Turtle Art is an activity with a Logo-inspired graphical "turtle" that draws colorful art based on Scratch-like snap-together visual programming elements.
More Info: Activities/Turtle Art
Running sugar emulator as root on Fedora11 Turtle Art would not load any apps: http://www.youtube.com/watch?v=1Lvvjvi3yE0
What is new for users
Turtle Art underwent a major overhaul since 0.82. From the user-interface perspective, there is more extensive use of the Sugar Toolbar. Functionally, there are a number of new blocks, including named variables (blocks) and subroutines (stacks), a FILO for passing arguments to subroutines and doing recursion, an in-line user-programmable brick for extending the math library, and support for text, image, audio, and video primitives.
You can export your Turtle Art creations to [[Activities/Turtle Art#Exporting to Berkeley Logo|Berkeley Logo]].
A new portfolio feature lets you use Turtle Art to create multimedia slide shows from material retrieved from your Journal. The basic idea is to import images into slide templates, not unlike Powerpoint, and then show a presentation by stepping through them. The Portfolio includes the typical major functions of presentation software: an editor that allows text to be inserted and formatted (this is largely incomplete), a method for inserting images (from the Journal), and a slide-show system to display the content. What makes it a bit different than tools such as Powerpoint is that you can program your slides using Turtle Art blocks.
Turtle Art also has an export-to-HTML function so that presentations can be viewed outside of the Sugar environment.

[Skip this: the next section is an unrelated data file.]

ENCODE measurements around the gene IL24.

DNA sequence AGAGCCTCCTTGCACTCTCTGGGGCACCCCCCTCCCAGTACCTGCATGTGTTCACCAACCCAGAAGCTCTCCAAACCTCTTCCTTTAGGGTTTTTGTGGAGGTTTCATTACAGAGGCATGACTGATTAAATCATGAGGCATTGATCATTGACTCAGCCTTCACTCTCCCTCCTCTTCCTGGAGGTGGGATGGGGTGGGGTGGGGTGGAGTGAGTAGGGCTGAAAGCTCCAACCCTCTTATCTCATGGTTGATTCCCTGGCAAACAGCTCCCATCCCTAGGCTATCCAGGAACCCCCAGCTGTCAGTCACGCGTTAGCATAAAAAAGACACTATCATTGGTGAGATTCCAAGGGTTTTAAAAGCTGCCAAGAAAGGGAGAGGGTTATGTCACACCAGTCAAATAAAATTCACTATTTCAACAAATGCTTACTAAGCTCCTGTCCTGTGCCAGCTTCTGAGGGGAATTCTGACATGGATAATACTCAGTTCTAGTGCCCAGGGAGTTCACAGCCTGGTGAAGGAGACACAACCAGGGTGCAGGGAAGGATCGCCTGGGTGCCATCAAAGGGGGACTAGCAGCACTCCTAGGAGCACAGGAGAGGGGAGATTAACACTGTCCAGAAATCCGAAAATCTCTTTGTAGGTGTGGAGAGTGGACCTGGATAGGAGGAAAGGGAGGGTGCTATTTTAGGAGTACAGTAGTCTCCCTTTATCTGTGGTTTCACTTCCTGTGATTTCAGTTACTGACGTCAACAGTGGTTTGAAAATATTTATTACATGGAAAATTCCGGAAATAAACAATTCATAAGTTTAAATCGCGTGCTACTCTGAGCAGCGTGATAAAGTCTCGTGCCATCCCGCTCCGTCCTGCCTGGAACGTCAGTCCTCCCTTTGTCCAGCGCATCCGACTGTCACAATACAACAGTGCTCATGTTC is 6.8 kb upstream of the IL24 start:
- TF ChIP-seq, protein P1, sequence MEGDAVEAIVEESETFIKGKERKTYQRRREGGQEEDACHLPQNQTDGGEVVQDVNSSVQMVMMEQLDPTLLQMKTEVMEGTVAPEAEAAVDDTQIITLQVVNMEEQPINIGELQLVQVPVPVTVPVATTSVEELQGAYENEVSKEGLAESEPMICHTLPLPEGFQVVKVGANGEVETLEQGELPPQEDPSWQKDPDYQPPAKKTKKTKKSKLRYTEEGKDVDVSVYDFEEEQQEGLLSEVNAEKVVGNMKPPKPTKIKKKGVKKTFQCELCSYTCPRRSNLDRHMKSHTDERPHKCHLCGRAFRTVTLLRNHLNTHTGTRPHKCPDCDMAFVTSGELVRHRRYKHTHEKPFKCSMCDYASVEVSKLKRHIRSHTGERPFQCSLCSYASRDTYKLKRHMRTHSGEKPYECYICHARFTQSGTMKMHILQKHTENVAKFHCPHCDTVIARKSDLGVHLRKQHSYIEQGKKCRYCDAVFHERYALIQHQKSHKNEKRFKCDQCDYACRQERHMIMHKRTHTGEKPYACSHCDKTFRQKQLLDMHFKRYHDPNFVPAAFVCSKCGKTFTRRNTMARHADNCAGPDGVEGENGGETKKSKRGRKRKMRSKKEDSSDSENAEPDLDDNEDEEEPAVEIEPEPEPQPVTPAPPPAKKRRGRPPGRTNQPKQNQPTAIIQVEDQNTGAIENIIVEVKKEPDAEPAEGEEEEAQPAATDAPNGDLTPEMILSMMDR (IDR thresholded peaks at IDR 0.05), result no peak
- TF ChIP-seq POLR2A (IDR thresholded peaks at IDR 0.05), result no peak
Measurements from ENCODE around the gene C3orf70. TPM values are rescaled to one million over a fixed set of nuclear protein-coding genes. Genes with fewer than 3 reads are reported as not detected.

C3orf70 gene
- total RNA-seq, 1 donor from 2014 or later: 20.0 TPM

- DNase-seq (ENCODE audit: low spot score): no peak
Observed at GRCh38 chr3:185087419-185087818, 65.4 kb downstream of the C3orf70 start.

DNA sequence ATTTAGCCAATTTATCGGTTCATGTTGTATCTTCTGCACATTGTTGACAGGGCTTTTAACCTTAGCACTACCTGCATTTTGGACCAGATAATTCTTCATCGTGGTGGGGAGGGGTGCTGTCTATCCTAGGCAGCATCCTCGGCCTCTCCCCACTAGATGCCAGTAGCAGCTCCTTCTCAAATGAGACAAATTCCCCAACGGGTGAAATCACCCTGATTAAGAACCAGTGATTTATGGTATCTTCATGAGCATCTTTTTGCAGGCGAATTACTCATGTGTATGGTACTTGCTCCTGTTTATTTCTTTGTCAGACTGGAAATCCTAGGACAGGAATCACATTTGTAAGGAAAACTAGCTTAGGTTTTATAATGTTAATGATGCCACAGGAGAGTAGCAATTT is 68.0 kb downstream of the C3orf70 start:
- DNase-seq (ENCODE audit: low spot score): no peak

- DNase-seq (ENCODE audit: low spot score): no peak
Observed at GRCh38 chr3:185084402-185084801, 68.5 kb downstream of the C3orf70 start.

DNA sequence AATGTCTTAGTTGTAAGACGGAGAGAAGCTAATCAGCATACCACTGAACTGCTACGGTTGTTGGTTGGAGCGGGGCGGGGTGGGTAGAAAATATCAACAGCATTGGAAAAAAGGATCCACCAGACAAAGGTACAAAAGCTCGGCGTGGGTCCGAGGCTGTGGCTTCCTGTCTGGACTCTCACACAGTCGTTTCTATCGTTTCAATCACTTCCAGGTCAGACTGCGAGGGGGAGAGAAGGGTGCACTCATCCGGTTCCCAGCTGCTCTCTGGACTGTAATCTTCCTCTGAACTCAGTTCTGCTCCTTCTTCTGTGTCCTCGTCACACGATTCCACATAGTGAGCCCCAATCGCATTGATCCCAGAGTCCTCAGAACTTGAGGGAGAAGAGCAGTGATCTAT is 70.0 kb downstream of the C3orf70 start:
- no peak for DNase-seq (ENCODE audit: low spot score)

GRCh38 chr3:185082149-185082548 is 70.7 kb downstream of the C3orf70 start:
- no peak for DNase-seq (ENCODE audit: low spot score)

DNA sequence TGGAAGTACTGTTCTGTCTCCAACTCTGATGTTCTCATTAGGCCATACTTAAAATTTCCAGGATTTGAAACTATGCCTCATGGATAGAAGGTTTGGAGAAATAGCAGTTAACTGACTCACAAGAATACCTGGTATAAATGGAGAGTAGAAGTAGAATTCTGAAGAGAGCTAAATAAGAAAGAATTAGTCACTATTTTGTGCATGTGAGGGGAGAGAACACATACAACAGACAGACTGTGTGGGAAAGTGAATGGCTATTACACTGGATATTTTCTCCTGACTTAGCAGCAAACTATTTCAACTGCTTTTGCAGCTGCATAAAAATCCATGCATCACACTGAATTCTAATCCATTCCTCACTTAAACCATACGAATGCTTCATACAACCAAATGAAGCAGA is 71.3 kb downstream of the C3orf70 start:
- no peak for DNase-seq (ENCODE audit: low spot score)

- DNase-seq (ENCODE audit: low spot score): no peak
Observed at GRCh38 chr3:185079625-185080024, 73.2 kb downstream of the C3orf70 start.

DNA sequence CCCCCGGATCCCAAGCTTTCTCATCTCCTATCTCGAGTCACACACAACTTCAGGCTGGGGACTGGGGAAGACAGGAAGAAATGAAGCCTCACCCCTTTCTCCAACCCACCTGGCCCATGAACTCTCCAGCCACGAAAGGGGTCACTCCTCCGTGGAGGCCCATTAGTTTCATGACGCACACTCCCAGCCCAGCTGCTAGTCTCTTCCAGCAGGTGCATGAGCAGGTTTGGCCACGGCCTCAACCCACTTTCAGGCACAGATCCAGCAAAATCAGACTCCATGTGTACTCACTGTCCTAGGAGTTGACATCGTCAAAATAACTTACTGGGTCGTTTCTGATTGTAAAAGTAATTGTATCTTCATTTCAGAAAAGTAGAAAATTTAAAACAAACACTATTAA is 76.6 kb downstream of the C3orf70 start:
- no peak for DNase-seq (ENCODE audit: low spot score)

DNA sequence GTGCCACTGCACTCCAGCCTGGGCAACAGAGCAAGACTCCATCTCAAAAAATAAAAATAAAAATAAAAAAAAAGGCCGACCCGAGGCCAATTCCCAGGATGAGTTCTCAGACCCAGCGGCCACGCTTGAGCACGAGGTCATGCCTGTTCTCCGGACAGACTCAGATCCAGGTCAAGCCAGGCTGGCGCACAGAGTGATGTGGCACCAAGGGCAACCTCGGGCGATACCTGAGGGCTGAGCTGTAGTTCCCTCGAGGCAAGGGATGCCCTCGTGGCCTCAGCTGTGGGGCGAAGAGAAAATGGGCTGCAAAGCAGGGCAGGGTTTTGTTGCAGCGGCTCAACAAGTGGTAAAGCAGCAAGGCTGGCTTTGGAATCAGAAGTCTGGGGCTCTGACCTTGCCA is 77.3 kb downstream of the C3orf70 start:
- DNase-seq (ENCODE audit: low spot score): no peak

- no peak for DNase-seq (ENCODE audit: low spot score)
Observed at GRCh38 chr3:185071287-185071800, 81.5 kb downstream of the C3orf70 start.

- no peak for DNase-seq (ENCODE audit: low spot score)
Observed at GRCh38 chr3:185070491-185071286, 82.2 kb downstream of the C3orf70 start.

More Info: Activities/Turtle Art
What is new for developers
Internationalization (i18n) and Localization (l10n)
Added support for de, el, fi, it, mn, nl, pt, ru, sv, tr, vi, and zh_TW
This version is not compatible with OLPC Build 656 and earlier (it will run, but not save properly to the Journal).
Changes to Turtle Art since 0.82
Turtle Art was not part of Fructose 0.82; that it has reached a level of maturity and stability to be included as part of the standard library of Sugar Activities is perhaps the most significant change.
- Rebase of Turtle Art graphics from GIF to SVG
- Support for de, el, fi, it, mn, nl, pt, ru, sv, tr, vi, and zh_TW
- Support for sharing
- Rebase to standard Sugar toolbars
- Run and slowmo buttons added to toolbar
- Clicking on blocks in the palette will move them to the canvas
- Rebase from pickle to cjson for project sharing and saving
- Support for arbitrary screen resolution
- Nameable stacks
- Nameable variables
- Text block to enable the Turtle to print text on the canvas
- Image block to enable the Turtle to render images on the canvas
- Video block to enable the Turtle to play movies
- Audio block to enable the Turtle to play sounds
- Redesign of arithmetic operators
- Programmable block for adding user-defined math and time operators
- Presentation templates to enable the Turtle to make programmable slide shows from Journal entries
- FILO for passing arguments to subroutines
- Support for exporting project to Berkeley Logo
- Support for export of presentations to HTML
- New documentation page (Activities/Turtle Art)
- Minor bug fixes as documented on bugs.sugarlabs.org (#389; #343; #299; #240; #194; #116; #102)
- Minor bug fixes as documented on dev.laptop.org (#9027, #8589, #8569)
- Keyboard shortcuts added for major toolbar actions
While many bugs were fixed, there are still a few known problems that we hope to address by the time next release:
- Text input should wrap instead of overrun the input box (#489)
- Text input should be editable (#489)
- Text input should support all Unicode characters (input in some languages--el, zh--currently disabled) (#489)
- Repeated video playback unreliable (#490)
- Share won't synchronize if sharer leaves session (#491)
- Sensor input is disabled because of #155
- User-definable brick disabled because of #451
Brian Silverman, Arjun Sarwl, Luis Michelena, Aleksey Lim, Walter Bender